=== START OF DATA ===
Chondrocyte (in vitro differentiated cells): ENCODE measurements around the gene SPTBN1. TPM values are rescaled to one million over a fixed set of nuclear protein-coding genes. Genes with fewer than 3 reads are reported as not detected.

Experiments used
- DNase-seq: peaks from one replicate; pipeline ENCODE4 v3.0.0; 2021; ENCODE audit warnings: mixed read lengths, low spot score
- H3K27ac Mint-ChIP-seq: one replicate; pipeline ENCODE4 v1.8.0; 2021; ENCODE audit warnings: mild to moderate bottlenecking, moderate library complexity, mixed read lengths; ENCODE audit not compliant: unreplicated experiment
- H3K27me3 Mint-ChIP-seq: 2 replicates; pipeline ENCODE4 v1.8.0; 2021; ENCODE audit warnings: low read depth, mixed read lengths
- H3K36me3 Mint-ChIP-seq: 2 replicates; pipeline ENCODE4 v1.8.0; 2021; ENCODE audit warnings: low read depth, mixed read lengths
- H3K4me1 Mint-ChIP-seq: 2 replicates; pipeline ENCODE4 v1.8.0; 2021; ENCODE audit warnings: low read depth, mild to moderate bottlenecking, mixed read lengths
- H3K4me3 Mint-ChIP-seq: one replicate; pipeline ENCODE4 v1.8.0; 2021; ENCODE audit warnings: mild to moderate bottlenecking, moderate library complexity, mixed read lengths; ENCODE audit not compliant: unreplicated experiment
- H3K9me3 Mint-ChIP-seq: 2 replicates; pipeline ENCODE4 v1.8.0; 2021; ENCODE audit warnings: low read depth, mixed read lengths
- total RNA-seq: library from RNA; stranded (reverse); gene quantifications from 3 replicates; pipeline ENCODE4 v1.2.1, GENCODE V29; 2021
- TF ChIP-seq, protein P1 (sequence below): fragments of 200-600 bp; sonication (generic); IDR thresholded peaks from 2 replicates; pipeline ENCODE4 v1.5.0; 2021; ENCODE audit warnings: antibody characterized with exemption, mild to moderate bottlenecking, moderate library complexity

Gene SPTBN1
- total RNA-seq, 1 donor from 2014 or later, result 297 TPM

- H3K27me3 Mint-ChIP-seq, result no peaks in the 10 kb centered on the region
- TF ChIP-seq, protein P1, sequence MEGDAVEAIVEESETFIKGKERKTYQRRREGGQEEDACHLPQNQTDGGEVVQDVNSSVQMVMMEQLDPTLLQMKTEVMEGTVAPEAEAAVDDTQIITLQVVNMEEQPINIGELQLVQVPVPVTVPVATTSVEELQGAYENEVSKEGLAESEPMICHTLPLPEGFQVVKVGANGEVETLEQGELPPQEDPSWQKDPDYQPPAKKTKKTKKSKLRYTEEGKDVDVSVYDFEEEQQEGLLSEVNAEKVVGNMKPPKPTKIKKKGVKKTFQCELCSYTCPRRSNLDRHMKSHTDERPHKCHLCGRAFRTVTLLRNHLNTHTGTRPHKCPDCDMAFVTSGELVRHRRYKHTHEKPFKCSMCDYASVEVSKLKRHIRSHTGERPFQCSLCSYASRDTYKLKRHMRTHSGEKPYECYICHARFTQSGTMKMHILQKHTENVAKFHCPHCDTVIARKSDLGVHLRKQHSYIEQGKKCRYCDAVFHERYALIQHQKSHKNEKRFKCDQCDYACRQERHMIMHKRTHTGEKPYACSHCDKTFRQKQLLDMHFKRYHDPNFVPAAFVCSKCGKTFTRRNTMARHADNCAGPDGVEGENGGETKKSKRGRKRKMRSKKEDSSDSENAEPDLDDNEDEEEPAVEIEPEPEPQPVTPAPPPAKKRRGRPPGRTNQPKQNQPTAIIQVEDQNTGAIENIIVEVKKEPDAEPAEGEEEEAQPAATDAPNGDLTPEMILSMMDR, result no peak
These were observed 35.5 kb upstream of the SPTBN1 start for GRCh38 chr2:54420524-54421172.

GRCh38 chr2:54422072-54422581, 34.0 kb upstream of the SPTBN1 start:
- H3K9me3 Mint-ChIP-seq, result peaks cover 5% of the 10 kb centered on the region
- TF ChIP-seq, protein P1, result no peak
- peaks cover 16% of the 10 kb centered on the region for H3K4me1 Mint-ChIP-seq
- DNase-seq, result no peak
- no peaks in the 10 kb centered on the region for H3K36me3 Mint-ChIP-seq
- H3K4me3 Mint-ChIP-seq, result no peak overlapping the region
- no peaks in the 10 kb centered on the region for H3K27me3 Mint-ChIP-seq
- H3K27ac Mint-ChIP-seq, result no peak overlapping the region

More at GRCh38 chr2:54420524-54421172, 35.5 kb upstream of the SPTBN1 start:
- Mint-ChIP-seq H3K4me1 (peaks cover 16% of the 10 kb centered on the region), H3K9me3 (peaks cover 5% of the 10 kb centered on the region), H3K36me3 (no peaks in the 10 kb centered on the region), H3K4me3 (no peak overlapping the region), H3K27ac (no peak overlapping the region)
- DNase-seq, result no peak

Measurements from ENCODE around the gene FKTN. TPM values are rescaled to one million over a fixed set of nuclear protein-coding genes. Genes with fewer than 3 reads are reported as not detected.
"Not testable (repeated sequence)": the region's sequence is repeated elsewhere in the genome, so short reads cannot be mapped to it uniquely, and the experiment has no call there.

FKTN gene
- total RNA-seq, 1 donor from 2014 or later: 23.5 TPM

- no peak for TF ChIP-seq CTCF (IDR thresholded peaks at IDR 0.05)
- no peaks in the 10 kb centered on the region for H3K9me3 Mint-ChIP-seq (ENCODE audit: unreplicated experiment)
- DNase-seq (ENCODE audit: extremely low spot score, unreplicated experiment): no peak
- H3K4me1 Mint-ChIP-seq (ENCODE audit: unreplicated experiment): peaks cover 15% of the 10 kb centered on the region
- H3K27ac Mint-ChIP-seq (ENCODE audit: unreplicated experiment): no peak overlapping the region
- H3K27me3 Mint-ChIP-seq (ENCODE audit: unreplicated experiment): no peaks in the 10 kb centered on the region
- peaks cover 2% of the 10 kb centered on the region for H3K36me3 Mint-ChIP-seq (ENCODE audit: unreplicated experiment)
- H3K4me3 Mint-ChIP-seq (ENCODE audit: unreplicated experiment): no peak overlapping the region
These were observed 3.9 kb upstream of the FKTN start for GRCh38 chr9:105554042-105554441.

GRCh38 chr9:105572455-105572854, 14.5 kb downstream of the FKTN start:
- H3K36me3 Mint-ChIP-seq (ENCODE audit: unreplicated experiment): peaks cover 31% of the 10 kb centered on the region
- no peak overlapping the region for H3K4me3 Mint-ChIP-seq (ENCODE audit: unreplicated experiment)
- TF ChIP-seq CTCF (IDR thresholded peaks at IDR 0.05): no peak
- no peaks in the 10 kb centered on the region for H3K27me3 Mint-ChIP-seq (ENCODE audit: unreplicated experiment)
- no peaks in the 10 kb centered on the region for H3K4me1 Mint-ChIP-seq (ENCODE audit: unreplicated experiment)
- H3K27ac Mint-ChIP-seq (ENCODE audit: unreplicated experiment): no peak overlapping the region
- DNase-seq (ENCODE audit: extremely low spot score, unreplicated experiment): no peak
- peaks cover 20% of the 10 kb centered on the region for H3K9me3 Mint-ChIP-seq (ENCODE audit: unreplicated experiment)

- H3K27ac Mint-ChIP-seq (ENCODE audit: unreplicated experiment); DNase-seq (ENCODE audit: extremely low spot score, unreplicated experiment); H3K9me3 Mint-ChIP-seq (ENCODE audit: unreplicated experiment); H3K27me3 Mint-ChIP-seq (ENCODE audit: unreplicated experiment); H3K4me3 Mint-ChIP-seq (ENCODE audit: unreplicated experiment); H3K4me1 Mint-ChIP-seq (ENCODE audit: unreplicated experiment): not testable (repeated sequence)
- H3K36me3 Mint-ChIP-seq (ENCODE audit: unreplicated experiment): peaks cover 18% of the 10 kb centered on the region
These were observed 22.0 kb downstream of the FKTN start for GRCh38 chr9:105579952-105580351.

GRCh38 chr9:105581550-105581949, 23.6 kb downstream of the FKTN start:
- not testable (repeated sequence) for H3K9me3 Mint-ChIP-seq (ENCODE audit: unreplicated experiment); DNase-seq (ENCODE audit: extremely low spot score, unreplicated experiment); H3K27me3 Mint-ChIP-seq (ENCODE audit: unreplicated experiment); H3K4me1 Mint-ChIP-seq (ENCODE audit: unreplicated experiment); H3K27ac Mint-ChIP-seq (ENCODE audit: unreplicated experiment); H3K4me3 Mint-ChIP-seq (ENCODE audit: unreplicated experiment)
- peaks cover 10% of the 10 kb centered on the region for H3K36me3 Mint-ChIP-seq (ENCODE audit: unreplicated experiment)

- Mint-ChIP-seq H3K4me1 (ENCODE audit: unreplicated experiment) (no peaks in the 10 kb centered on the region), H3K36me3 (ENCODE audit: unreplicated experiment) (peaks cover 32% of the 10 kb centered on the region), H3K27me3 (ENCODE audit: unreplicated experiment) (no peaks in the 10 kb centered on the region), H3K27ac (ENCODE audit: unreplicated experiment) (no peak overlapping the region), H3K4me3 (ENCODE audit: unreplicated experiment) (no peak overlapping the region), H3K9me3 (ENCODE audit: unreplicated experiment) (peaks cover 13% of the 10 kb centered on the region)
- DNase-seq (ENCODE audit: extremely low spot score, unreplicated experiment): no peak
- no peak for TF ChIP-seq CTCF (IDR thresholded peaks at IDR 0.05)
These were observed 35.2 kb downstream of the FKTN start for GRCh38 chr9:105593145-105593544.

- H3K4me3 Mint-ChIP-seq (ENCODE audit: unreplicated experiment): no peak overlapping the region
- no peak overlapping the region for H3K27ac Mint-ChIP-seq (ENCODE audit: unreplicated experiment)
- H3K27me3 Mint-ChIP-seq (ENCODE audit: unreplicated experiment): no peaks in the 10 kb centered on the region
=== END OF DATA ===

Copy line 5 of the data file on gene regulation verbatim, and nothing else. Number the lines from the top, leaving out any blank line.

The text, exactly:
- H3K27me3 Mint-ChIP-seq: 2 replicates; pipeline ENCODE4 v1.8.0; 2021; ENCODE audit warnings: low read depth, mixed read lengths